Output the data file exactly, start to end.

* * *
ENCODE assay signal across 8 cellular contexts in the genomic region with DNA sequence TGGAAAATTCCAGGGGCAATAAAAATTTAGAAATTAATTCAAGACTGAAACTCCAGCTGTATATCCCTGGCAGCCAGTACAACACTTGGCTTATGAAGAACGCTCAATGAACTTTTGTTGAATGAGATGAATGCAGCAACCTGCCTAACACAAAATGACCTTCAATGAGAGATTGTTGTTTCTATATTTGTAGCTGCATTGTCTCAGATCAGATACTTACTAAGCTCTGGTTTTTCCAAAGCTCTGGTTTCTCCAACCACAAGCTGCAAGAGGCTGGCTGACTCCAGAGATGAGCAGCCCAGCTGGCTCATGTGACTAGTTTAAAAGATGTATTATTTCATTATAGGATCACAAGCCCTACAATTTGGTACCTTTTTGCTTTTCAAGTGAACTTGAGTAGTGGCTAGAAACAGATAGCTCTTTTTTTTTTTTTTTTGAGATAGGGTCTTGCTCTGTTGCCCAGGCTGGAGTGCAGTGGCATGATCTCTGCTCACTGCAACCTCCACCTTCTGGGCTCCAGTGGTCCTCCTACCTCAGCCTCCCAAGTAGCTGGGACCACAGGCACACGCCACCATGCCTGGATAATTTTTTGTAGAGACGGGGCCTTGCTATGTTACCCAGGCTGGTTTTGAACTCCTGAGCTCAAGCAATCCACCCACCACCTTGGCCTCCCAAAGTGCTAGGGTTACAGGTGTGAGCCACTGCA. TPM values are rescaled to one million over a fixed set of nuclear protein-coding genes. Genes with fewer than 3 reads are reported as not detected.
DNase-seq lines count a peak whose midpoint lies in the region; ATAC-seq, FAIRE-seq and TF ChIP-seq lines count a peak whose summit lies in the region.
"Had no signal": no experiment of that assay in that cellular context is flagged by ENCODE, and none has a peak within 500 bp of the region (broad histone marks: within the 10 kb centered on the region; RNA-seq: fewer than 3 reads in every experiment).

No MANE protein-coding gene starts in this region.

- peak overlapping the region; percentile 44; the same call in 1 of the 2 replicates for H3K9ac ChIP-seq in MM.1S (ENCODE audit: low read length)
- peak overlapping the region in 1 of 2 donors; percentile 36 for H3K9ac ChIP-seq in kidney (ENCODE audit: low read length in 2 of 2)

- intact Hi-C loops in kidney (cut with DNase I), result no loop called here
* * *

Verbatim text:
ENCODE assay signal across 8 cellular contexts in the genomic region with DNA sequence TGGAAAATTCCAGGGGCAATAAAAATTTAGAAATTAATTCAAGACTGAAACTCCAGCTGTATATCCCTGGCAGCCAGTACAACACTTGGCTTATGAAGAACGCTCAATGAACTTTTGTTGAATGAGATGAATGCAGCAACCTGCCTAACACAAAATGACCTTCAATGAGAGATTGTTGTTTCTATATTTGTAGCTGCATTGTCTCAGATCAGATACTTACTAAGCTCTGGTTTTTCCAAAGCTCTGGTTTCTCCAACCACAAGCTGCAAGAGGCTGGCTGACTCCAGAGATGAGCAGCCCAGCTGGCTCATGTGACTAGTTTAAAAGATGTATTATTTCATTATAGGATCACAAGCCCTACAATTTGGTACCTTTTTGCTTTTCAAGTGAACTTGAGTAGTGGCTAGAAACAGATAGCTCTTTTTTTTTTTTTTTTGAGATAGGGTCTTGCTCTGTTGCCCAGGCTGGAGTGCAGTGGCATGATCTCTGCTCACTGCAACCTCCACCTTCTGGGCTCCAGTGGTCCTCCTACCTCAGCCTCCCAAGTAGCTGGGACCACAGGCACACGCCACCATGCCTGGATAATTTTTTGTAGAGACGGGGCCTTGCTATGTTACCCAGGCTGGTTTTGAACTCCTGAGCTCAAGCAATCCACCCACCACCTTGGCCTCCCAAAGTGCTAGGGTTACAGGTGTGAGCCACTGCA. TPM values are rescaled to one million over a fixed set of nuclear protein-coding genes. Genes with fewer than 3 reads are reported as not detected.
DNase-seq lines count a peak whose midpoint lies in the region; ATAC-seq, FAIRE-seq and TF ChIP-seq lines count a peak whose summit lies in the region.
"Had no signal": no experiment of that assay in that cellular context is flagged by ENCODE, and none has a peak within 500 bp of the region (broad histone marks: within the 10 kb centered on the region; RNA-seq: fewer than 3 reads in every experiment).

No MANE protein-coding gene starts in this region.

- peak overlapping the region; percentile 44; the same call in 1 of the 2 replicates for H3K9ac ChIP-seq in MM.1S (ENCODE audit: low read length)
- peak overlapping the region in 1 of 2 donors; percentile 36 for H3K9ac ChIP-seq in kidney (ENCODE audit: low read length in 2 of 2)

- intact Hi-C loops in kidney (cut with DNase I), result no loop called here